"He's good," Joe Mather said of Danks. "I think especially in the game of baseball today, it's happening a lot where lefties are seeing a lot of right-hand hitters and for them to make a living, they have to learn to get us out and I think they are. Those guys are pros and they make adjustments and we have to make adjustments and go from there."
But they didn't.
"He went through us pretty easy, obviously," Cubs manager Dale Sveum said. "We've been making it pretty easy on pitchers who have been coming in struggling. We're making them look pretty good."
Dempster (0-2) didn't look as sharp as he did in his earlier starts. He entered the game ranked second in the Major Leagues with a 1.74 ERA, and that ballooned to 2.28 as he gave up four runs on seven hits over six innings. The right-hander has received the second-lowest run support in the Major Leagues with the Cubs now scoring three or fewer runs in six of his seven starts.
"I don't think he had any command down in the strike zone," Sveum said of the right-hander. "A lot of the pitches were up. Some key pitches, he couldn't get down."
Said Dempster: "I didn't pitch well enough to win the ballgame."
It didn't help to have veteran catcher Koyie Hill back. He was playing for the Reds' Double-A team after being released in March by the Cardinals. The Cubs acquired him because their two Opening Day catchers, Geovany Soto and Steve Clevenger, are both on the disabled list, and their No. 3 backstop, Welington Castillo, is out with a sprained right knee.
Eight of Dempster's 10 wins last season came with Hill behind the plate, including his last on Aug. 11. But not this time. His winless streak has now reached 16 starts.
"We're pretty familiar with each other," Dempster said of Hill. "He did a good job back there considering all the circumstances and flying all over the place. He did a real good job behind home plate, and I just didn't do a good job executing pitches. In the third inning, I walk Adam Dunn with two out and nobody on and it costs us three runs and ultimately probably cost us the game."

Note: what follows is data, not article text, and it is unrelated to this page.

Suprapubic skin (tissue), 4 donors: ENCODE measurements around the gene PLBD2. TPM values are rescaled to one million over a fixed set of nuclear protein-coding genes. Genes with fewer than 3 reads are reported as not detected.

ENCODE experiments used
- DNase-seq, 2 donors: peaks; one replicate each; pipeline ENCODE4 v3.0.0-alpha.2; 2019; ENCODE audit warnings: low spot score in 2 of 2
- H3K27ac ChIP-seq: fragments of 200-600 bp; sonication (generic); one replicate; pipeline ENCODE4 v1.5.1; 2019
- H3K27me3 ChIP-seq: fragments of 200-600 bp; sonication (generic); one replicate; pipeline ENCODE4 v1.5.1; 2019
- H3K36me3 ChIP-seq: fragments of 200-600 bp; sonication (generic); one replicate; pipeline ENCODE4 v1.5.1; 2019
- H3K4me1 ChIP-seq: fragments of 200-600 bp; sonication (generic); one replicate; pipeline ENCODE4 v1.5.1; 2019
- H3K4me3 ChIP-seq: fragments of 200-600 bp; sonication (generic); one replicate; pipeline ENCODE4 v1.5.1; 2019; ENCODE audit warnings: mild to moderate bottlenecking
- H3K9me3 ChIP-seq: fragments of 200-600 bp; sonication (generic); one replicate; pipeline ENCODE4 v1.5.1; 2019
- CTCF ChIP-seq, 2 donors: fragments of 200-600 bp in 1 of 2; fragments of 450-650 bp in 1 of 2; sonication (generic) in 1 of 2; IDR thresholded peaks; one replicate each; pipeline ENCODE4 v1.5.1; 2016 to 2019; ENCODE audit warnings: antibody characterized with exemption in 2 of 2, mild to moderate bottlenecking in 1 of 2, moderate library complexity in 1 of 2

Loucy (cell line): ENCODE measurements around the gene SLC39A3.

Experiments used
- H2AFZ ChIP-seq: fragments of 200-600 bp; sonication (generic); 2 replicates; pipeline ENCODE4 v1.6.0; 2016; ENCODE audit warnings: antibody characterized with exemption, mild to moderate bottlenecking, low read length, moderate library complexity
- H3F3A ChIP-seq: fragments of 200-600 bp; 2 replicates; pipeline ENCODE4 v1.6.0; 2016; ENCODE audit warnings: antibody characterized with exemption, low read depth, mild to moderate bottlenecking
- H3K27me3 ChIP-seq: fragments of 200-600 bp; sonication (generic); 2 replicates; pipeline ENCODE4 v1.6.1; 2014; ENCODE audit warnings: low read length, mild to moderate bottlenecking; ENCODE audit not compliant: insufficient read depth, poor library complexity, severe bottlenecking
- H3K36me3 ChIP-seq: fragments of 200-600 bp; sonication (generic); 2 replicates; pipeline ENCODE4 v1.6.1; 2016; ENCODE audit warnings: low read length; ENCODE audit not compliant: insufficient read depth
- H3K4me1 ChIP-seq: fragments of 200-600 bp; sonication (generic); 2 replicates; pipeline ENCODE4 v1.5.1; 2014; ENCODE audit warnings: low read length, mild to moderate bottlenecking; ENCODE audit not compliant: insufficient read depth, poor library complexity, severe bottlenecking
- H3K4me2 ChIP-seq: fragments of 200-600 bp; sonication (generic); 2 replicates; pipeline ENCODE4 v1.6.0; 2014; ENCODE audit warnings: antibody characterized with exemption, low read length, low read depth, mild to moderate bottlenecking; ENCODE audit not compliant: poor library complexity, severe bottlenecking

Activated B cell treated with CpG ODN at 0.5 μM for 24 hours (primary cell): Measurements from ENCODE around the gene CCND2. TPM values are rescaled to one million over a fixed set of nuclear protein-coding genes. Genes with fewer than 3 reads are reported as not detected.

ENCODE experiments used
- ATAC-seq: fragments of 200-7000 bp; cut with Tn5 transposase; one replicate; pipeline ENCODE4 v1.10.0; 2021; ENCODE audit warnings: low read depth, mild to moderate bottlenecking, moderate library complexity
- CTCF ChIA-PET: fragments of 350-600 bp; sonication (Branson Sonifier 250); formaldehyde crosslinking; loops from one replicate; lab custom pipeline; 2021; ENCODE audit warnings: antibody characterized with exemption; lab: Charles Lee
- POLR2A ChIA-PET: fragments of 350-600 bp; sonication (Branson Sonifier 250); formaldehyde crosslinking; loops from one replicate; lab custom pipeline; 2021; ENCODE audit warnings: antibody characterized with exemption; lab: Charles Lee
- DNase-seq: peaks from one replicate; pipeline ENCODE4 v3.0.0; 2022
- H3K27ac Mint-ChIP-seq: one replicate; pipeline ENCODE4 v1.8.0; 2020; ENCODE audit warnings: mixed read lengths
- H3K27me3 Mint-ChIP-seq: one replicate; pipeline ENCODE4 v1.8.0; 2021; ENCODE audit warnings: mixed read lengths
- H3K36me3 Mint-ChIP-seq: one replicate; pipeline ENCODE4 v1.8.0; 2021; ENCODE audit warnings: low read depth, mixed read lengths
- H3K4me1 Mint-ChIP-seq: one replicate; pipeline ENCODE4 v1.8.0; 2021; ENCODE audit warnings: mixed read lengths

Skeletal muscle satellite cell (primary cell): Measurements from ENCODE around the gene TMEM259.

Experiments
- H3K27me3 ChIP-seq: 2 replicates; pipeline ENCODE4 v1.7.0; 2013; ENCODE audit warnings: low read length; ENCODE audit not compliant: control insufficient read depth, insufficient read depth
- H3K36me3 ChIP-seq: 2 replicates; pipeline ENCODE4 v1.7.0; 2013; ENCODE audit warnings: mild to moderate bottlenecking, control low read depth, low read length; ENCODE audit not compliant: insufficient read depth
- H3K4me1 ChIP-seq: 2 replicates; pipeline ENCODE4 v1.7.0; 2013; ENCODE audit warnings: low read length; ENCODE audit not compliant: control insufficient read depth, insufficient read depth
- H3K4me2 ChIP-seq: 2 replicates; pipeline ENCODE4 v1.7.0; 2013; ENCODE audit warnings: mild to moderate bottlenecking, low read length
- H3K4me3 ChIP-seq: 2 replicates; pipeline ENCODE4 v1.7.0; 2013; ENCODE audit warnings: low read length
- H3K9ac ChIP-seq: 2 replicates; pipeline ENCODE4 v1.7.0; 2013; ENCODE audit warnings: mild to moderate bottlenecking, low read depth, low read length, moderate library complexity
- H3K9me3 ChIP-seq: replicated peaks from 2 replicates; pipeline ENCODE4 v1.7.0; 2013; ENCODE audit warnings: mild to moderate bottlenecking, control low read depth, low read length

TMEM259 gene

Alejandro De Aza singled to lead off the game, stole second, and scored two batters later on Viciedo's single. Viciedo struck again in the White Sox third when he hit his seventh home run with one on and two outs. Two pitches later later, Pierzynski hit his sixth homer to go ahead, 4-0.
"Viciedo had a huge hit in the first," Pierzynski said. "Dempster made some good pitches after that. Then Viciedo again in the third to give us a little cushion. We watched his video, and [Dempster] has been lights out. He just made a couple of mistakes."
"Those were two pitches that changed the game around," Sveum said of the pitches to Viciedo and Pierzynski.
The Cubs avoided being shutout when Soriano hit a two-out, two-run homer in the ninth. After a single by Jeff Baker, Mather followed with a two-run shot of his own. Soriano had three hits, and now has homered in three of his last five games. He's done so despite some aches and pains.
"He's in one of those streaks where he's feeling pretty good at the plate and seeing the ball good and putting some good swings on the ball," Sveum said. "He's the biggest surprise as far as me coming from the other side of the fence as far as his work ethic and the way he goes about his business and how much he wants to play every single day with the pain he has to go through with his knees. He's a very refreshing guy to be around all the time."
That's one of the few bright spots. With the loss, the Cubs dropped to 10 games under .500, their low point of the season. They've been shuttling players in from the Triple-A team because of injuries and ineffectiveness.
"It definitely affects the pitching," Sveum said of the turnover. "You're putting people in the bullpen in situations that they shouldn't be in but that's what we have to go with now. We have to make do and they have to do the best they can. The bottom line, too, is we still have to do something against starting pitching. That's the bottom line is we have to score and score early."